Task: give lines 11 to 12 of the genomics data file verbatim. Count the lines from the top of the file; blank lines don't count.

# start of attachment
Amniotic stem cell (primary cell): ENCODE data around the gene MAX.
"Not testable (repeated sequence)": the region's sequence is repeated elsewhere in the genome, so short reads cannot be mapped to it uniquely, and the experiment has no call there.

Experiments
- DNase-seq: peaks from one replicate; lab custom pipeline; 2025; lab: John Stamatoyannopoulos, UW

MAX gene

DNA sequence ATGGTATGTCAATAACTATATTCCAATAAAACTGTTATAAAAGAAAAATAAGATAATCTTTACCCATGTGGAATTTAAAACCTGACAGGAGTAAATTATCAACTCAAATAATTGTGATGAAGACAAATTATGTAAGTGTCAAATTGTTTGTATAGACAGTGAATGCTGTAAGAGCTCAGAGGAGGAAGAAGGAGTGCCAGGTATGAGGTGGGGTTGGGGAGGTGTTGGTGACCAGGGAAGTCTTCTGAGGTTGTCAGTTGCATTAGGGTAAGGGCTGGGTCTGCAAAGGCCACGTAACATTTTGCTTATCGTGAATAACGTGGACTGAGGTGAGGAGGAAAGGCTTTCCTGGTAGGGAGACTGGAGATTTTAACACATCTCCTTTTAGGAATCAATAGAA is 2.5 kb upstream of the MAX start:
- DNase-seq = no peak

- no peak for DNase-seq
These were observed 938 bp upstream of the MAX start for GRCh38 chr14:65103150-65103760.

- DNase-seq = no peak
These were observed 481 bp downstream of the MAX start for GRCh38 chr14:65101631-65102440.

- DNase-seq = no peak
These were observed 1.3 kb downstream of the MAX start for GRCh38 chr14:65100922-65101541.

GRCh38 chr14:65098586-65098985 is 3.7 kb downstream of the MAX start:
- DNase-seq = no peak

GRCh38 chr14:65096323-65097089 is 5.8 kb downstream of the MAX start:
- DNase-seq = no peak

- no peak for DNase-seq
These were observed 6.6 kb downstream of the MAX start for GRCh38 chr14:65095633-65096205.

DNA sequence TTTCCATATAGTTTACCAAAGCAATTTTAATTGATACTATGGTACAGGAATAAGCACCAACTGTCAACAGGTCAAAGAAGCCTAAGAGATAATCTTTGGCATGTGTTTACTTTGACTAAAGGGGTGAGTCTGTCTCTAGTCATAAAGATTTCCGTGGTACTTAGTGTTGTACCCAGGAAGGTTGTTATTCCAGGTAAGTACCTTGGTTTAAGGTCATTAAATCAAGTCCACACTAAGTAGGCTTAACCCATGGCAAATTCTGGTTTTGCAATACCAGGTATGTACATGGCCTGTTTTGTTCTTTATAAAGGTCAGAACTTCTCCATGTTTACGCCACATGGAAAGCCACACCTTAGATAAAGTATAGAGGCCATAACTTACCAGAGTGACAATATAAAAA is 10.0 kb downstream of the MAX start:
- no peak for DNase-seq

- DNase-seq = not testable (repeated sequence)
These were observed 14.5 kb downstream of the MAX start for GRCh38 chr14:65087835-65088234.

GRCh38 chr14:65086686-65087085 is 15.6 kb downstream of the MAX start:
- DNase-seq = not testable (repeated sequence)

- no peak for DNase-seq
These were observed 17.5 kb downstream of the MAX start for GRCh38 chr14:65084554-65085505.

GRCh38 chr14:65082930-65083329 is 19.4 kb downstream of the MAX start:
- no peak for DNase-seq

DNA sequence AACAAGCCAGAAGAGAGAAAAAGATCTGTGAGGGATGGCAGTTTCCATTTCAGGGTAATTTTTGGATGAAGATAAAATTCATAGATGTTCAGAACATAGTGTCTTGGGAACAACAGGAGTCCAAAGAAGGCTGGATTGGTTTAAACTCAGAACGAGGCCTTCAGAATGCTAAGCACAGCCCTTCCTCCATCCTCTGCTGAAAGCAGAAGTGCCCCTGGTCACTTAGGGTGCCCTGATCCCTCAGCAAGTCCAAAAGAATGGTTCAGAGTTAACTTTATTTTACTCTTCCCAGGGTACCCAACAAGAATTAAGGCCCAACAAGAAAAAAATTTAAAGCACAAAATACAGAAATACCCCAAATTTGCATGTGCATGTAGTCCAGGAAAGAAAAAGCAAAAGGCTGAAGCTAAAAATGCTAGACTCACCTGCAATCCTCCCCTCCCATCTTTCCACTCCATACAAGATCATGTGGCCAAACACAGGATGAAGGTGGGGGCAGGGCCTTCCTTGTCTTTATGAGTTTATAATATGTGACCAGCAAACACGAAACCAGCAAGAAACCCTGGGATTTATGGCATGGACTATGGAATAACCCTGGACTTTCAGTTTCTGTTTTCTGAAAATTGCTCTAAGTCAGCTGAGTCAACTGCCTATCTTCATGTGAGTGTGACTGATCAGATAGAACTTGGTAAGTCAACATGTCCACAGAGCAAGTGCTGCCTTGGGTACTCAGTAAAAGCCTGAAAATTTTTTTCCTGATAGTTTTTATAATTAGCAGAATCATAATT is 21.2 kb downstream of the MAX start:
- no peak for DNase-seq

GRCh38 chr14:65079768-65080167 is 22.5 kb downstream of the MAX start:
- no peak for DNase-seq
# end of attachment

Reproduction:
These were observed 481 bp downstream of the MAX start for GRCh38 chr14:65101631-65102440.

- DNase-seq = no peak